Vivaldi’s Opus 2 sonatas for Violin and Basso Continuo represent his first exploration of this genre, coming several years after his Op. 1 trio sonatas, and preceding the famous Op. 3 L’estro armonico concerti. These early collections demonstrated Vivaldi’s mastery of each form in turn, cementing his position as he continued to refine his craft. The violin sonatas owe much to Corelli’s Op. 5 sonatas, published 9 years earlier in 1700, as a model. They share with the Corelli the sonata da camera (chamber sonata) formal plan, beginning with a preludio movement and then including several dance movements, galanteries and contrapuntal movements with contrasting tempi. These pieces were heavily advertised by Vivaldi’s publisher, prior even to their composition, as duos for violin and cello without a chordal instrument such as the harpsichord. This was likely to capitalize on the contemporary popularity of the violoncello which was quickly replacing the bass viol as a preferred solo bass string instrument. Despite the extant promotional material, when Vivaldi set to work at writing the works, he opted in the end for the more traditional employment of harpsichord and cello together realizing the basso part with the solo violin alone on the top part. Nevertheless, features of a partially conceived duo sonata structure remain throughout with highly involved and soloistic lines as well as wide-leaping implied counterpoint retained in the basso part.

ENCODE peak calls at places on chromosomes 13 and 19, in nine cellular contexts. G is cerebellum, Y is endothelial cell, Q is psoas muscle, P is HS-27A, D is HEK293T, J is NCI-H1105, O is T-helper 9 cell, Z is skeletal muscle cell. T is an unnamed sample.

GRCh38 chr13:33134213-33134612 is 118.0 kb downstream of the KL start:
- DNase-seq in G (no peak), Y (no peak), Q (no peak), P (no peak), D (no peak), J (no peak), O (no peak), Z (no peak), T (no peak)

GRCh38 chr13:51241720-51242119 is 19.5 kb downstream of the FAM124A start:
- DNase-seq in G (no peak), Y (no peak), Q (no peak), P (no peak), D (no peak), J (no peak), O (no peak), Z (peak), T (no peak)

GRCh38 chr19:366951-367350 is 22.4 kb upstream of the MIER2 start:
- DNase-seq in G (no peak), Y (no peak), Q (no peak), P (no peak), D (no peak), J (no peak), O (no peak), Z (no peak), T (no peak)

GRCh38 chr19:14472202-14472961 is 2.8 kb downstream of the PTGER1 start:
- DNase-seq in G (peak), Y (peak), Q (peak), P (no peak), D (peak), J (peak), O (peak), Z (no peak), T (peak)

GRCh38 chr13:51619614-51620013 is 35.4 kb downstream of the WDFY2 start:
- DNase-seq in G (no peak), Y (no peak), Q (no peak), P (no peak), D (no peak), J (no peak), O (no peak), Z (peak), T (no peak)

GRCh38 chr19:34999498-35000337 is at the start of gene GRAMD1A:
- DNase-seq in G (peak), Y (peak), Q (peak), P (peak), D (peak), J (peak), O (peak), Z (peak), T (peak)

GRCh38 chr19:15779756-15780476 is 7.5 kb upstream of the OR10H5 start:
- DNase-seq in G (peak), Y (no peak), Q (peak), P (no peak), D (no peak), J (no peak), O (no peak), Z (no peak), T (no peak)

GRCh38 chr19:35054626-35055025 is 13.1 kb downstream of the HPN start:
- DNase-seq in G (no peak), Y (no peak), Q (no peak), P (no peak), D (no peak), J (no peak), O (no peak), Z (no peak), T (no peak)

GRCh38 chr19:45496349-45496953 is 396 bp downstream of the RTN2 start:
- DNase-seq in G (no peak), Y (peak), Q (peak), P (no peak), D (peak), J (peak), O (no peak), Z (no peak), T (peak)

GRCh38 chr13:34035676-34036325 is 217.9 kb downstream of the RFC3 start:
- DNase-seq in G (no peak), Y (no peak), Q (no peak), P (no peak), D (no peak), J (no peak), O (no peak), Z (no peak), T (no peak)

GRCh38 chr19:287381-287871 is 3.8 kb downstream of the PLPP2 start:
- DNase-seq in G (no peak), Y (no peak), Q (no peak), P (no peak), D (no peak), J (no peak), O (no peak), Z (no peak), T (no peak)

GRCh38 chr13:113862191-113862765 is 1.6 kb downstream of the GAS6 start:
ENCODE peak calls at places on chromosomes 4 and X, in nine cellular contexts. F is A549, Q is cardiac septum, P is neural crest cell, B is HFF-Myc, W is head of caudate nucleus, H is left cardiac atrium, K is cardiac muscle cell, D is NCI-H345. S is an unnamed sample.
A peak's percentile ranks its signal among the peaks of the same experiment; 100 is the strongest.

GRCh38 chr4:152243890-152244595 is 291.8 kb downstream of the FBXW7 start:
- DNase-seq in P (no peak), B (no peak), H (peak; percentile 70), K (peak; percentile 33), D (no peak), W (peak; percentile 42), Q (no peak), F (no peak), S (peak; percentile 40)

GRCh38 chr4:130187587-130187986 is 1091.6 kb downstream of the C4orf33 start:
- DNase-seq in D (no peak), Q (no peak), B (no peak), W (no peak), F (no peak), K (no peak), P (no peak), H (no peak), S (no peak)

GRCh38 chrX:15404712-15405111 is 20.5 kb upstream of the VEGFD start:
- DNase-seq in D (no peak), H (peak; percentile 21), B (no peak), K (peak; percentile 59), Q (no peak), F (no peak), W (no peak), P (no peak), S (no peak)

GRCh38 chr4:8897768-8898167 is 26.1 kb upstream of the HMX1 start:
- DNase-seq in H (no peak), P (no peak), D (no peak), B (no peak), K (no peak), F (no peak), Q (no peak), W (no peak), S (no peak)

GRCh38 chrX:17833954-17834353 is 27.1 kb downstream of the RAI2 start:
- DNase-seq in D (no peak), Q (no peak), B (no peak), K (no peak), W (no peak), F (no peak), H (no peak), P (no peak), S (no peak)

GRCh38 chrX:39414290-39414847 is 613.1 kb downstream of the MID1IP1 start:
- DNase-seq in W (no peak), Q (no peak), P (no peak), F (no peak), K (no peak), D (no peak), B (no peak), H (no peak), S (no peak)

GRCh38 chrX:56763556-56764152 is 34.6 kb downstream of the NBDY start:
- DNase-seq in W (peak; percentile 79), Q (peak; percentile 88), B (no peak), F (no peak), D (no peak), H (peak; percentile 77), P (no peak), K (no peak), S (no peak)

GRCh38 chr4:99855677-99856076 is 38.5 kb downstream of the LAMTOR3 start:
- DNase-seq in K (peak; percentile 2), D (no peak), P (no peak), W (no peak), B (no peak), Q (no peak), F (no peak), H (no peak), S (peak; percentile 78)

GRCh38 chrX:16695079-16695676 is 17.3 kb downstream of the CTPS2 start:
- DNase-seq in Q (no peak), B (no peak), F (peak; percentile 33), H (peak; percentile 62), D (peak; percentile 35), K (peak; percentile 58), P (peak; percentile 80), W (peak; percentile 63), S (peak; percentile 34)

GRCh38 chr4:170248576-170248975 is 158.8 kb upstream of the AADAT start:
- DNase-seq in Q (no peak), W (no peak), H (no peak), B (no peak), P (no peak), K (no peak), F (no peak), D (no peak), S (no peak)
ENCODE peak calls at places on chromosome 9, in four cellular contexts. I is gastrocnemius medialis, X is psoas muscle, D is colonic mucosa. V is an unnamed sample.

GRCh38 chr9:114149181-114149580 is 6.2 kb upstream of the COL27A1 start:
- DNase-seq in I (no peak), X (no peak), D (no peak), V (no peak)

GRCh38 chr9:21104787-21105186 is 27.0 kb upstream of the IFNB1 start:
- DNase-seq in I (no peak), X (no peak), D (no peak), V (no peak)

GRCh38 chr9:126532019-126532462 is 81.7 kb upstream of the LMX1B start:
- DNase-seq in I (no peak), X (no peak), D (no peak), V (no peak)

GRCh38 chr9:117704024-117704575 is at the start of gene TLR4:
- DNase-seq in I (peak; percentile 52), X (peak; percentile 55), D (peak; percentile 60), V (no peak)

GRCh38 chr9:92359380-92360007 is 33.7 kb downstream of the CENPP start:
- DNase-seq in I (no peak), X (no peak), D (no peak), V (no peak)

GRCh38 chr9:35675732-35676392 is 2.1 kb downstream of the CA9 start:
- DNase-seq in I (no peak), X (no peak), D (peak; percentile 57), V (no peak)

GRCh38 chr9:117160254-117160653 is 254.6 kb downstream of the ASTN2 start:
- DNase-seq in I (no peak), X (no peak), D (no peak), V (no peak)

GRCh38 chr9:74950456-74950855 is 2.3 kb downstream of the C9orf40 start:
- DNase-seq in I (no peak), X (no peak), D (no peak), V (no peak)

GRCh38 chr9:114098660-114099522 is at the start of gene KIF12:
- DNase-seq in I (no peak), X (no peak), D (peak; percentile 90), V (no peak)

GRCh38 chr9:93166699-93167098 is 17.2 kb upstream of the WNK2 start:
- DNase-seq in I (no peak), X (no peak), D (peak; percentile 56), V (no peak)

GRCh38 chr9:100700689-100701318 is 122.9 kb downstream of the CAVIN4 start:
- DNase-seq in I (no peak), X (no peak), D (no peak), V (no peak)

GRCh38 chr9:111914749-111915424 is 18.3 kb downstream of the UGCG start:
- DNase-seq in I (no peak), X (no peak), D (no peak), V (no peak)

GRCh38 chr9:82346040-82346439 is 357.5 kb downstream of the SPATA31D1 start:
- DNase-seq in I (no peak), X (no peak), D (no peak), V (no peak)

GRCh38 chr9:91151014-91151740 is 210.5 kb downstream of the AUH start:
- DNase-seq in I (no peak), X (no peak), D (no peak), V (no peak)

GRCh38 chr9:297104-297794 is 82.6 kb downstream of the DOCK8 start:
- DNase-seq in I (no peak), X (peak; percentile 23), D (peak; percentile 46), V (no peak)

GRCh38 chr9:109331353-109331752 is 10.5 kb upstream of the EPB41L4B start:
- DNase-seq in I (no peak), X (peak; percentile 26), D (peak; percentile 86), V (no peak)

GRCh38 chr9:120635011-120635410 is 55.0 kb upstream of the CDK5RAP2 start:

La Marche des Scythes (Joseph-Nicolas-Pancrace Royer, 1703-1755), 1746